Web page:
Saturday, 19 September 2009

Old Wounds And New Wonders

Did I ever mention that Our Lady's Hospital for Sick Children in Crumlin gives me a severe debilitating does of the wobbles? Since it has been the location for some of the darkest days of my life; I try to avoid going there at all costs. My avoidance tactics ran out last Thursday when the elastic on my get out of Crumlin chord snapped. A minor problem with boy wonder needed to be seen by a urologist. The urologist in charge of junior's plumbing second fix, is based in Crumlin, so, reluctantly, we returned.

The other kidney said he felt like he was experiencing post traumatic shock disorder. I knew immediately what he meant. The first year of Rory's life is a blur for me, the stress and trauma was so intense that I just prefer to park it in the past where it belongs. However, no matter how hard we try to restrain it, that old skeleton can't help giving the cupboard door a really good rattle every now and again. Lest we get ahead of ourselves!

I find it very hard to distill the essence of my aversion to Crumlin, it's a volatile cocktail of fear, rage and despair. The staff were wonderful, warm, professional and caring, the conditions on the other hand, were somewhat akin to those of a Romanian Orphanage circa 1988. These pictures will give you a taste of how we lived for three months while we learned how to dialyse our new kidneyless baby:

Back in 2003, there was no dedicated renal ward in Crumlin so we were housed in a general baby ward and exposed to all those baby infections that rear their snotty little heads every winter. Rory picked up everything that was going; many a weird and wonderful virus. One of those nasty doses landed him in back in ICU on a ventilator when he was about 7 months old. Now that was a dark day.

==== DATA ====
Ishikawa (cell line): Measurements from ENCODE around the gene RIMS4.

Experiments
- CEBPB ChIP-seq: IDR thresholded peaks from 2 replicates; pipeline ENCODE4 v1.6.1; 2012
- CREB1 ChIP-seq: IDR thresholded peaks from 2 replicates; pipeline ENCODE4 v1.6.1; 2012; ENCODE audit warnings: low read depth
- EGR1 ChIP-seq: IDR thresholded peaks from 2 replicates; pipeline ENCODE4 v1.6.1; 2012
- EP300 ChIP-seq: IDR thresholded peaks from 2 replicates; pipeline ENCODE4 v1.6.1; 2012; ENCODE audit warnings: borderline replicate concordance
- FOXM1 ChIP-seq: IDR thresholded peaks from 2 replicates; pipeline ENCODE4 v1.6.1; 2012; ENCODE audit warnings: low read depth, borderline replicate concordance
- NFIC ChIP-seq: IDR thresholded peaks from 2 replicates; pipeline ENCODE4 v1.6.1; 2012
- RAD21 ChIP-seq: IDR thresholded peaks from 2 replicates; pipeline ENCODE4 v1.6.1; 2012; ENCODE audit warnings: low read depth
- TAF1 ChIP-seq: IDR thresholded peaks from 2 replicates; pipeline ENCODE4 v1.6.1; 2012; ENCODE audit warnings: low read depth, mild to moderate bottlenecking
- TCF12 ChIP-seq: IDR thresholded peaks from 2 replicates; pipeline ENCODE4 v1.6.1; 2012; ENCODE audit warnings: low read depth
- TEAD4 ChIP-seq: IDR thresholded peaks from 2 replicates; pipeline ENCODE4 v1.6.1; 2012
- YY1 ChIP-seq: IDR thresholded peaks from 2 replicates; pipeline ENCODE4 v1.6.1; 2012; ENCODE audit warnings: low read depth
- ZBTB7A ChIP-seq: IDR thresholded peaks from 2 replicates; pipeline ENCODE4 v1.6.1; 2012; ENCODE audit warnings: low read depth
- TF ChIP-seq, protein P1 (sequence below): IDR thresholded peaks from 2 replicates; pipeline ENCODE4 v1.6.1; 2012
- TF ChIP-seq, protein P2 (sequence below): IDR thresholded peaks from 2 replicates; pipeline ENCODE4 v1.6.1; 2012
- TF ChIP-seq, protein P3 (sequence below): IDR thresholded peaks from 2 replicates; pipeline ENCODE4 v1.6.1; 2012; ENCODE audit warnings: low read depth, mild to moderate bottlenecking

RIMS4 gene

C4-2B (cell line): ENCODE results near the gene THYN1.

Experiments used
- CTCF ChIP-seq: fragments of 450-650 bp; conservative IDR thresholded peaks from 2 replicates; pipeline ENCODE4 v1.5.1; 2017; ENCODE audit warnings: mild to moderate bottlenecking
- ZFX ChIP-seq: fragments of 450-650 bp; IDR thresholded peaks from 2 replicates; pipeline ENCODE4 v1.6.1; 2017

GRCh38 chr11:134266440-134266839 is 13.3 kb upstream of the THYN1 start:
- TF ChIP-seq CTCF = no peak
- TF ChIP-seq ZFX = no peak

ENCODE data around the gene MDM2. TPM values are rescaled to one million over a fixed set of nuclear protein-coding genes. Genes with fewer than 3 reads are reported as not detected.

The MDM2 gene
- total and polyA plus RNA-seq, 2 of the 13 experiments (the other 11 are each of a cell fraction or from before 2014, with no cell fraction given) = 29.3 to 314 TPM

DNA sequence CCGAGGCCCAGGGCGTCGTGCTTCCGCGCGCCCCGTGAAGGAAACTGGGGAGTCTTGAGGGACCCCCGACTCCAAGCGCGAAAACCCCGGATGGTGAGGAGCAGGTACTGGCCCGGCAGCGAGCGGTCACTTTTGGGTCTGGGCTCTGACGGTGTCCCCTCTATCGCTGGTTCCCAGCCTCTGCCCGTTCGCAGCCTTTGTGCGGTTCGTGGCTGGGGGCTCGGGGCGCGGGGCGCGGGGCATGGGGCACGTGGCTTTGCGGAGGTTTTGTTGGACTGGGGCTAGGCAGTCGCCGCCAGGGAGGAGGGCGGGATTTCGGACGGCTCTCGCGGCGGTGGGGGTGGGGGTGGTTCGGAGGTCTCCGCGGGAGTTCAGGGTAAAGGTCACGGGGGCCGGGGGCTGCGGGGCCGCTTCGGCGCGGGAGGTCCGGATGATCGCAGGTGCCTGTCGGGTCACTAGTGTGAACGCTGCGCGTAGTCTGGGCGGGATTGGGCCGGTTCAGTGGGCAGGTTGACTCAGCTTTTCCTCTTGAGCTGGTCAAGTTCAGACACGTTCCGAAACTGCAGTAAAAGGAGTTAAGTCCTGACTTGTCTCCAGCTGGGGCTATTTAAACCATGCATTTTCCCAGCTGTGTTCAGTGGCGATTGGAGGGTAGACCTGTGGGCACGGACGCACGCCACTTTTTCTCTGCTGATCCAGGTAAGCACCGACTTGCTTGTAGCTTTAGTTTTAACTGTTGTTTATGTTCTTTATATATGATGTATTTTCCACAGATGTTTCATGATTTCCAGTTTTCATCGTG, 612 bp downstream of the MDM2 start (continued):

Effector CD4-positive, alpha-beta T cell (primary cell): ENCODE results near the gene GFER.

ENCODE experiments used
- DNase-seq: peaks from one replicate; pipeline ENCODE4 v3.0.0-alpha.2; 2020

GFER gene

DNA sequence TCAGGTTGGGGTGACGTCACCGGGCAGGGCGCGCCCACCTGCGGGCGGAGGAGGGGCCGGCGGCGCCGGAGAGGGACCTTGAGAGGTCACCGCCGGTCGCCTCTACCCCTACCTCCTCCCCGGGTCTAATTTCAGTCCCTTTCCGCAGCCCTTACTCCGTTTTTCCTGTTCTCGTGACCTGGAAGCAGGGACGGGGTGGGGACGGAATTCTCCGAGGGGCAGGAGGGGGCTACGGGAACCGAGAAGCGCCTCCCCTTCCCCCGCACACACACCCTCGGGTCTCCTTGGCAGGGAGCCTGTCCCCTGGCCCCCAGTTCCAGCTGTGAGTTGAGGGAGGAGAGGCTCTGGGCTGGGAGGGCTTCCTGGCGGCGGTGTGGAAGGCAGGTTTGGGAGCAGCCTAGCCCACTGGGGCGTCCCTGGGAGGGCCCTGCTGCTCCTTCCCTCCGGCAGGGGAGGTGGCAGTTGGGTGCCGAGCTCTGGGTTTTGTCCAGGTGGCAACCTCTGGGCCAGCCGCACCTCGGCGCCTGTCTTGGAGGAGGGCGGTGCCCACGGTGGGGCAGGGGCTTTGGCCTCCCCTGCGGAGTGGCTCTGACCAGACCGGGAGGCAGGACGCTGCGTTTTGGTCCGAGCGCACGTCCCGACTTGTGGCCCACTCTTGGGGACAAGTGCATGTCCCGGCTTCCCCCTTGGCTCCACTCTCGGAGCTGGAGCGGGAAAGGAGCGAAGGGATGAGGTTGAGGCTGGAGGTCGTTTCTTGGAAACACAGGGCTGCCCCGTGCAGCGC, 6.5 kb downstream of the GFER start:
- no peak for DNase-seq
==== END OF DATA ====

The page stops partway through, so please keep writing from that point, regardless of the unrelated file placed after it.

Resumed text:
For respite, we had the parents' accommodation. Again it was warm and welcoming but it hadn't been decorated since the 1950's. Anytime I stayed there, I couldn't help feeling like I was sleeping in the middle of a John McGahern novel. Suffice it to say the surroundings were not conducive to the recharging of flat parental batteries. I shuffled round that hospital like a zombie for months, until one day I was, quite literally, shocked back into the land of the living. 120 volts it was, delivered with a flash as I plugged in the dialysis machine to this socket:

That was the day I got my fight back. The shock lifted me off the floor and out of my torpor. I got angry, proper red rage spots in front of the eyes, angry. That ward has since been fully refurbished and there is now a dedicated Renal ward in Crumlin hospital. Maybe someone did actually read all those letters I wrote.

I listened to the stories of organ donation on Liveline during the week, and was yet again reminded of our extraordinary good fortune.

As I type, boy wonder practices how to burp on demand, just like any other six year old boy, delighted at his new found skill.

Ann & Burping Boy Wonder!


steph said...


It's people like you who make change happen. I've no doubt that your time spent in Crumlin helped shape you into the person you are today. I L-O-V-E your fighting spirit.

I thought of you and your family this week and wondered if I'd hear you on the airwaves. It sure made for moving listening!

Do mature students burp on demand too? ;-)

AnnB said...

Thanks Steph, I found it very tough listening this week, but incredibly powerful - I only found out that Frank had died on Friday night - It was devastating news - I have been a fan of his work for a very long time. My heart goes out to his family. I just hope that we can maintain the momentum he put in train with his bravery.

It's been a strange bittersweet week here.

Anonymous said...

Well done to you.
It is a disgrace what goes on at Crumlin.

AnnB said...

Thanks Magnumlady, and welcome, I can see from your site that you know all about Crumlin. I'm sorry to see you're getting the well known Crumlin shuffle. It's very stressful. Good luck hope you get to the end of the dance soon!